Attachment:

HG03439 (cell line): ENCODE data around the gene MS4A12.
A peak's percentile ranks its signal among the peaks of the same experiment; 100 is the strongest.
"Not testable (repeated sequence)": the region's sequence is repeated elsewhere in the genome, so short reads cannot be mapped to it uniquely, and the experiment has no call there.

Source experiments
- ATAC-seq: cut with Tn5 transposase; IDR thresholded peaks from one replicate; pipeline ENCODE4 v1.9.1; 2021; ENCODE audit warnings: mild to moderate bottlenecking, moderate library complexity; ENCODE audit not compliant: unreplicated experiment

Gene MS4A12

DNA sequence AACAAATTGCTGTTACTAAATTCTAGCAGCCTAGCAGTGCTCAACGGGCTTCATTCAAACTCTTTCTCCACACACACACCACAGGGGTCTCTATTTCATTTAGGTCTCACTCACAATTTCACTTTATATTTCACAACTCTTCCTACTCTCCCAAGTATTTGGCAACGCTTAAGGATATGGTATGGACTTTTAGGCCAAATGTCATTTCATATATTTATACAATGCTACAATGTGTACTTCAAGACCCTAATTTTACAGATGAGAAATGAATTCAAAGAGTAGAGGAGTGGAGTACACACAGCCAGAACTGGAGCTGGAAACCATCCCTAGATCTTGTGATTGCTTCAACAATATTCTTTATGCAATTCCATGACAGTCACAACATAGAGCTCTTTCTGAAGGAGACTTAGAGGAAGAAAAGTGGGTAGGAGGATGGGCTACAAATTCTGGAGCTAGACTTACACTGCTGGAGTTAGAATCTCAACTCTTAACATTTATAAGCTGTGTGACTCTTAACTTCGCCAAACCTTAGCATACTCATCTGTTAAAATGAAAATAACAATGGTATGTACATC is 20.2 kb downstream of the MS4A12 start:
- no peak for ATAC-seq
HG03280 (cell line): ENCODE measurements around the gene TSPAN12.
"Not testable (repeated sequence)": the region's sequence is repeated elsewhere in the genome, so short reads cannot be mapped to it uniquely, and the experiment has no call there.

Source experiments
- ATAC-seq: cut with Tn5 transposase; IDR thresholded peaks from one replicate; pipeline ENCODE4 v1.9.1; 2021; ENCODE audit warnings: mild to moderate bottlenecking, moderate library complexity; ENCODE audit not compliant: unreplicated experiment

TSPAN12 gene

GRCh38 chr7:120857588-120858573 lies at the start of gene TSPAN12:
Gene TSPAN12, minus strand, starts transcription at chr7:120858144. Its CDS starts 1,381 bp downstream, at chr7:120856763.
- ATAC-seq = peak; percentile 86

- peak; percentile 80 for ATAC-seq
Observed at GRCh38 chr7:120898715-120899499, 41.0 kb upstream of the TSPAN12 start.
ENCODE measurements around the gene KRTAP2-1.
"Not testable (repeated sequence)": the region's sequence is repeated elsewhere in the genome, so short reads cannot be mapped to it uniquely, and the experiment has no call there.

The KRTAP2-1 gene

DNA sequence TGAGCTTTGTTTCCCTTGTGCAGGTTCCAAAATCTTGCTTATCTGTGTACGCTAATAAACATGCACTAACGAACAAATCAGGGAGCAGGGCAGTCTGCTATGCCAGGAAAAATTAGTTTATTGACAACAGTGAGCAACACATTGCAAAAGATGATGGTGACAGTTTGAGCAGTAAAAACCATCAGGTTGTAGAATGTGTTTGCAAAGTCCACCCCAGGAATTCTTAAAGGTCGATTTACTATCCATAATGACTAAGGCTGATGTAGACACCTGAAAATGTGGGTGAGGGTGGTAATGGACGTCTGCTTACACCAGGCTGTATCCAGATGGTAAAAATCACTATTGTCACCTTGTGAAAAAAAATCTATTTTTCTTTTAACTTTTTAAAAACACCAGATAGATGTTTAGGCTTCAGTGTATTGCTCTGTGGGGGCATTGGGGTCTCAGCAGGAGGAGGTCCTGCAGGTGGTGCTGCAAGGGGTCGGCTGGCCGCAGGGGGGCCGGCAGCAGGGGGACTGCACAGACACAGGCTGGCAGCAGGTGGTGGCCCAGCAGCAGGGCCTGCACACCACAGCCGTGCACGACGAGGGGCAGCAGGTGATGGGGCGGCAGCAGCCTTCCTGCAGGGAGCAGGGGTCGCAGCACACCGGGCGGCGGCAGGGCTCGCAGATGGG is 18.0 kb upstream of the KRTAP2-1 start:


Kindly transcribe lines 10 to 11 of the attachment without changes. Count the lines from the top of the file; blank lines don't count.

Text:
"Not testable (repeated sequence)": the region's sequence is repeated elsewhere in the genome, so short reads cannot be mapped to it uniquely, and the experiment has no call there.

Source experiments